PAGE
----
Regularly irregular or irregularly regular? I can’t decide.  I’m musing on the most enigmatic of our winter visitors, Bohemian Waxwings.

This species is one of a hodgepodge of species that stage irruptions into Maine from more northerly areas, presumably driven by food shortages. This group of birds also includes Red-breasted Nuthatches, Northern Shrikes, Snowy Owls, Great Gray Owls and a number of northern finches.

Bohemian Waxwings were nearly as scarce as hens’ teeth on Maine Christmas Bird Counts this year. I did not lose hope as I know that we usually get some of these gorgeous birds in Maine by the end of the winter.

On February 4, John Wyatt reported a flock of 2,000 Bohemian Waxwings over his house in Winterport.   He photographed the flock so we know his count is accurate.

Learning of John’s report, I stepped up my vigilance for spotting some waxwings.  With the abundance of ornamental fruit trees on campus, Colby College is a magnet for the fruit-eating Bohemian Waxwings.  Walking across campus on February 18, I heard the buzzy calls of waxwings.  The first two I saw were Cedar Waxwings but I quickly found some Bohemians in the small flock enjoying a meal of crabapples.

I was not prepared for the explosion of birds from the tops of several conifers.  The massive flock, at least 2,000 birds, took flight with a whirr of wings.  It was by far the biggest group of Bohemian Waxwings I have seen on campus over the past 25 years.

When the Bohemians will arrive and how many will appear are unpredictable. The best we can say is that at least a few will arrive in Maine at some point during the winter.

Where do the waxwings we are seeing now come from?  Bohemian Waxwings nest in Alaska and northwestern Canada, nesting as far east as Manitoba.  When they fail to find sufficient food on their nesting grounds, the birds are forced to move to find sufficient food.

Most irruptive species seem to move primarily along a north-south axis.  That pattern makes sense as the distance to travel to more moderate climates is minimized.  But Bohemian Waxwings have a strong longitudinal component of their migration, flying further in an east-west direction than in a north-south direction.  Another aspect of their enigmatic nature.  Perhaps greater fruit abundance in the east explains the pattern.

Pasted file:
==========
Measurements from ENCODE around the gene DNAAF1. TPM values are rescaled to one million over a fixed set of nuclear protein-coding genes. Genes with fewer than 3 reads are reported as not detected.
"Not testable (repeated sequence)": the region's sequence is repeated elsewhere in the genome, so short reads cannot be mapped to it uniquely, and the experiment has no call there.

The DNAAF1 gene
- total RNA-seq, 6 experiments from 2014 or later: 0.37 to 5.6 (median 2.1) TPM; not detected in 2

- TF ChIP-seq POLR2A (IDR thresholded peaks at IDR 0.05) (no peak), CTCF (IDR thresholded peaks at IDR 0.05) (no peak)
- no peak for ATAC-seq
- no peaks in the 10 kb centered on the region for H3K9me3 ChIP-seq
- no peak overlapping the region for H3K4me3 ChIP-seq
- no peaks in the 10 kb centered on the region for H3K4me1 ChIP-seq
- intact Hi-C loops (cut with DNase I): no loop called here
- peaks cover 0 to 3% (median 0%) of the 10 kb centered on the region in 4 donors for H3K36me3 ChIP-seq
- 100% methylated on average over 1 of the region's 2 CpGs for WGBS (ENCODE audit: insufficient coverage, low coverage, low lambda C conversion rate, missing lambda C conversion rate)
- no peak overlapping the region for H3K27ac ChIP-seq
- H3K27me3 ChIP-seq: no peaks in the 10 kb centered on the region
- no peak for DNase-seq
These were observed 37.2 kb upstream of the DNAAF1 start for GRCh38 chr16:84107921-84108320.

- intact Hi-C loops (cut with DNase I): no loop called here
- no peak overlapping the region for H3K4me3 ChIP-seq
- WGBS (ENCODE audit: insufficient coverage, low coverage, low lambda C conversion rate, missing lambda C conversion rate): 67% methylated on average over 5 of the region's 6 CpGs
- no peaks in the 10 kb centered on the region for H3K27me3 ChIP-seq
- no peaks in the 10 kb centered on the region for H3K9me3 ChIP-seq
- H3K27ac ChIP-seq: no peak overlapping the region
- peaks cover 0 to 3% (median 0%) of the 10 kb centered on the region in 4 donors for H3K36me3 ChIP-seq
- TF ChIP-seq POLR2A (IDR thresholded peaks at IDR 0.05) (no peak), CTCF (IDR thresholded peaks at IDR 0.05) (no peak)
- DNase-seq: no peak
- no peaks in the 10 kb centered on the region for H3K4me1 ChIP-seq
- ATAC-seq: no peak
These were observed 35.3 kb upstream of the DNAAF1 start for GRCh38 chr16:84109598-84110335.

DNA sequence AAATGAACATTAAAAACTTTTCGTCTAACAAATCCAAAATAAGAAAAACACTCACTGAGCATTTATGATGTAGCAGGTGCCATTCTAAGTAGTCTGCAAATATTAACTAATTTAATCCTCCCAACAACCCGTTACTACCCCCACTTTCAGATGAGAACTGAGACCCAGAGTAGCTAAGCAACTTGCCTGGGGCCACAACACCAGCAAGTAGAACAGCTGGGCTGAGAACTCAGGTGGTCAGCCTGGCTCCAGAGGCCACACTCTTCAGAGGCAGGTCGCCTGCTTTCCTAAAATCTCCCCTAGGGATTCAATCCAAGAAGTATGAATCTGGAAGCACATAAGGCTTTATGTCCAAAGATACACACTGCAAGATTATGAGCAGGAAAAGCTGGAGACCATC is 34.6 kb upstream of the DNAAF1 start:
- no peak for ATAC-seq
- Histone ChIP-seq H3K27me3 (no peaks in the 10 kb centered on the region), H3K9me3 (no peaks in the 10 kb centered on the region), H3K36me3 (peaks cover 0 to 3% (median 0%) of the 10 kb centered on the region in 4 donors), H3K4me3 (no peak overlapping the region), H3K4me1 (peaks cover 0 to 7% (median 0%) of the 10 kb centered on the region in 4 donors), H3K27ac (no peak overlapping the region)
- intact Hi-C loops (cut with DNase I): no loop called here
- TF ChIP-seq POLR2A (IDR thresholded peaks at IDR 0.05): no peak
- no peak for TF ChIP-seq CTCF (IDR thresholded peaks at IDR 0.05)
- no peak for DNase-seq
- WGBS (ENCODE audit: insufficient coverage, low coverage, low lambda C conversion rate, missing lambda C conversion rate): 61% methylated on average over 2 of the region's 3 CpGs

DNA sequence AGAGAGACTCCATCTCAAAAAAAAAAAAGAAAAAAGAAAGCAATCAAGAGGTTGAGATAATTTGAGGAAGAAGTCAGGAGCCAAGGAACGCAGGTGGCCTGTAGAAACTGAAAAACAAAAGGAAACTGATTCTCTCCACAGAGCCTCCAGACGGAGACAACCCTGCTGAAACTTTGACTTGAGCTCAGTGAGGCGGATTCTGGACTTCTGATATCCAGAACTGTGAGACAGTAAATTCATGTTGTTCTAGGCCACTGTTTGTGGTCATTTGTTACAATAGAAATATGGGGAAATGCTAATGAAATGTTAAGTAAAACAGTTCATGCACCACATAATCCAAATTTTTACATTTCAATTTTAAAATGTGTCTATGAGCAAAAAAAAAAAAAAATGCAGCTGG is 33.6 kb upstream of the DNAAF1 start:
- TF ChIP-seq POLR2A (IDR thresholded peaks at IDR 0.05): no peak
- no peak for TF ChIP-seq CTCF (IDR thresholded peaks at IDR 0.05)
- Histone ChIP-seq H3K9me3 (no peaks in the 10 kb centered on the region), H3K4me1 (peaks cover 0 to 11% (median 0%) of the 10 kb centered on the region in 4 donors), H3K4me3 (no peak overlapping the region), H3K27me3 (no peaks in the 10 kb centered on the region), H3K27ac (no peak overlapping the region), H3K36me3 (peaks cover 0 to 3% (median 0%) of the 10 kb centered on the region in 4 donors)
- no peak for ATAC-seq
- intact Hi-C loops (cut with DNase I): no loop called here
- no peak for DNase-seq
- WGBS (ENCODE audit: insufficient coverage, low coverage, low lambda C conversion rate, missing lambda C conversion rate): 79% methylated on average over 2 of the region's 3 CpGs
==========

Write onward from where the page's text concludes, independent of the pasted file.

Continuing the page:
During the winter, Bohemian Waxwings rely almost exclusively on soft fruits. Such fruits consist of a lot of water so a waxwing needs to eat many fruits to acquire enough fuel to maintain its metabolism.

Of course, fruits are usually frozen solid in the winter.  Melting the fruits has to be a strong energy sink.  To raise the temperature of a gram of ice one degree Centigrade requires one calorie of heat. But to convert a gram of ice at 0 degree C (the freezing point) of water to a gram of water at 0 degrees C takes a whopping 80 calories of heat.  This heat, called the latent heat of fusion, is require to change water from a solid to a liquid state.  Waxwings melt a lot of fruits in the winter.

How can one tell a Bohemian Waxwing from a Cedar Waxwing?  Both species can occur in Maine in the winter so confusion is possible.  Bohemians are grayer than Cedar Waxwings.  Even more useful are the white and yellow marks in the wing of a Bohemian, which are lacking in Cedars.  Finally, the undertail coverts of a Bohemian Waxwing are cinnamon in color, contrasting with the gray underparts.  The undertail coverts of a Cedar Waxwing are white.  Since waxwings are normally found perched in trees, the view of the undersides is the typical view for a birder.  A quick glance at the undertail coverts clinches your identification.